For a Florida based pilot the idea of mountain flying seems like something far off. I've traveled north and flown over some of what I "thought" was higher terrain. Yet have never really experienced the Rockies or seen a true "mountain pass"
Well that has all changed. I was able to take the concepts I've always heard about: Mountain Waves, how to approach a pass, etc... and apply them to flying.
Yet not in any turbo charged pressurized airplane. This was all done in my little Cessna 150! It took early morning flights and all 100hp to make this trip possible.
If you have never done any mountain flying I highly suggest you do the needed extensive research before your flight some of these things include.
Know Your Route Inside and Out
It's important to have your route planned out properly, frequencies lined up, and a back up plan in order. Keep in mind that weather may be different in a mountain pass as compared to the airport you're heading to.
Always Have A Way Out
This is crucial, you can't afford to be "trapped" in the mountains, you must ALWAYS have a way out. Remember that airports are hard to come by in some regions. Best put as "have a backup plan for your back up plan.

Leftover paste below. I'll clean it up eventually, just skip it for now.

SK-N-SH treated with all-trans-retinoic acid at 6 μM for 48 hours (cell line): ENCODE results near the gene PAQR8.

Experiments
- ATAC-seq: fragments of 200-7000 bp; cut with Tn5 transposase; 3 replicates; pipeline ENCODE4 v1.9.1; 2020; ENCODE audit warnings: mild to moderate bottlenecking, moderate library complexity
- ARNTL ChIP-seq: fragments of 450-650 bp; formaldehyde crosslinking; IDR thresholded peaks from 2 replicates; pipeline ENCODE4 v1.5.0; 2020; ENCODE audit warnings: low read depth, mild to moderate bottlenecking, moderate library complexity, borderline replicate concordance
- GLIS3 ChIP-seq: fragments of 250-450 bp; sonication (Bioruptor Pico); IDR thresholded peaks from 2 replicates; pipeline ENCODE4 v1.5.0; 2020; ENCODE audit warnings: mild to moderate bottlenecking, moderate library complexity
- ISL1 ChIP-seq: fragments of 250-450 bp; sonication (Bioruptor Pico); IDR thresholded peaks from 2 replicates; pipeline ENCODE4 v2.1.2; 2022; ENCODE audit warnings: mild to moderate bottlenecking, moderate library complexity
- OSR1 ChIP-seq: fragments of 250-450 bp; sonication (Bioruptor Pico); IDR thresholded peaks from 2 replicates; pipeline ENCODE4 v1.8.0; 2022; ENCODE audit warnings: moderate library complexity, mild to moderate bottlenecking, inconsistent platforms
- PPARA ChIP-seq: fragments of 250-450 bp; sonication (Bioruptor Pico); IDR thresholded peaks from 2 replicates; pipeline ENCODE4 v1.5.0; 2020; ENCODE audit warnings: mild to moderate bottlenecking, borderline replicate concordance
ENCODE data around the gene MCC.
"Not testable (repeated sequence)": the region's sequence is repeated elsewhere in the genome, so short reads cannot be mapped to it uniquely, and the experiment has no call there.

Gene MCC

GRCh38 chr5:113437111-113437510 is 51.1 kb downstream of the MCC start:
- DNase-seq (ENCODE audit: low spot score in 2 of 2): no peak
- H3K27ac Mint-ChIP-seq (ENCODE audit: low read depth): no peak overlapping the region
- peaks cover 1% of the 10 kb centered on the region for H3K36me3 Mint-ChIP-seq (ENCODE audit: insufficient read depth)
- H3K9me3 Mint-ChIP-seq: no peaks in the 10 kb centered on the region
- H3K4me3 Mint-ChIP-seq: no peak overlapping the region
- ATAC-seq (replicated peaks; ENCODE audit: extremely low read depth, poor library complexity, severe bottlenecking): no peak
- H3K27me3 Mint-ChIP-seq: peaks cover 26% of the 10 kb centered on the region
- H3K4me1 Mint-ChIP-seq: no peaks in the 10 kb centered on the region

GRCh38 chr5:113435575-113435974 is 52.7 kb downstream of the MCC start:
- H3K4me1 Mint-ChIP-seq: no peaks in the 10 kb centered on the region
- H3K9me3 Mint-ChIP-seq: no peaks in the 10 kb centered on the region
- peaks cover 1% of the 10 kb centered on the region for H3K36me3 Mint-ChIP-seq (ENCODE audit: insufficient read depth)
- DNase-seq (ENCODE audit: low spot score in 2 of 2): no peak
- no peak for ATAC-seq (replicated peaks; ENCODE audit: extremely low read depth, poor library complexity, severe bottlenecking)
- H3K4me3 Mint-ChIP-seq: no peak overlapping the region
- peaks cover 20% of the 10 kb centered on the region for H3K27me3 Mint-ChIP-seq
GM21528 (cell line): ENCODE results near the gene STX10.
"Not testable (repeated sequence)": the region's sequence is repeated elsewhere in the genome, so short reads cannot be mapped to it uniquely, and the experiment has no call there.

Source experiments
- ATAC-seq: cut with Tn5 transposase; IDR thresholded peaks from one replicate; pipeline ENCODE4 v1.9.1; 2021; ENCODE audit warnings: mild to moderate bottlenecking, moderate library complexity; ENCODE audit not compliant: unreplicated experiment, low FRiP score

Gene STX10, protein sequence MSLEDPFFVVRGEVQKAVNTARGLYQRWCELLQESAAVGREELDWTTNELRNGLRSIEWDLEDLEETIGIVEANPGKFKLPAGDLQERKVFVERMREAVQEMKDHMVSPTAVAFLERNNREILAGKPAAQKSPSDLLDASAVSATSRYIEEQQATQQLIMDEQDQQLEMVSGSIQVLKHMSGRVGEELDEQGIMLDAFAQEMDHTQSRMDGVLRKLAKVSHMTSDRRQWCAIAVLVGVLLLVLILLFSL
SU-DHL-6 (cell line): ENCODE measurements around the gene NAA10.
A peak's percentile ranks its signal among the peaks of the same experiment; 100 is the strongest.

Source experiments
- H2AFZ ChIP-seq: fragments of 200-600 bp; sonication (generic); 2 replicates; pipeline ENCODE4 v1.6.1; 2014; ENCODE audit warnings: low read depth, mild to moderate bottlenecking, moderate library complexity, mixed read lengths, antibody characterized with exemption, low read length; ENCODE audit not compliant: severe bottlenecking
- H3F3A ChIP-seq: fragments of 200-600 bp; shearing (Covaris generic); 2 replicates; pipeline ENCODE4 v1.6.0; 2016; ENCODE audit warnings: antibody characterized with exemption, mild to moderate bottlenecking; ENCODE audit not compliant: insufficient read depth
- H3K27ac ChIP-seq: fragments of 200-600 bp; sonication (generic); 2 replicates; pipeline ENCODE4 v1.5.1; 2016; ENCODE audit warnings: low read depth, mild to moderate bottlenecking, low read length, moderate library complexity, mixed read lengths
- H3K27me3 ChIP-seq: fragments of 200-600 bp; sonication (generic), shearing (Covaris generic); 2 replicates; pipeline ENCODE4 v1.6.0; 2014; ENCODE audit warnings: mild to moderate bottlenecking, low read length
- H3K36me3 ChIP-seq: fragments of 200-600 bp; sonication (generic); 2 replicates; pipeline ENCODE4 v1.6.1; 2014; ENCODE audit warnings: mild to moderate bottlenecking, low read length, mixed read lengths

Timing is Key
Mountain flying tends to be an early morning event. This is because the temperatures are lower allowing for lower density altitude and in most cases the winds have yet to pick up reducing the risk of mountain waves and extreme turbulence. In addition to heavy downdrafts and updrafts.
Would you like to learn more about flying in the mountains or other flight training topics? Then you can visit Jason's website at http://m0a.com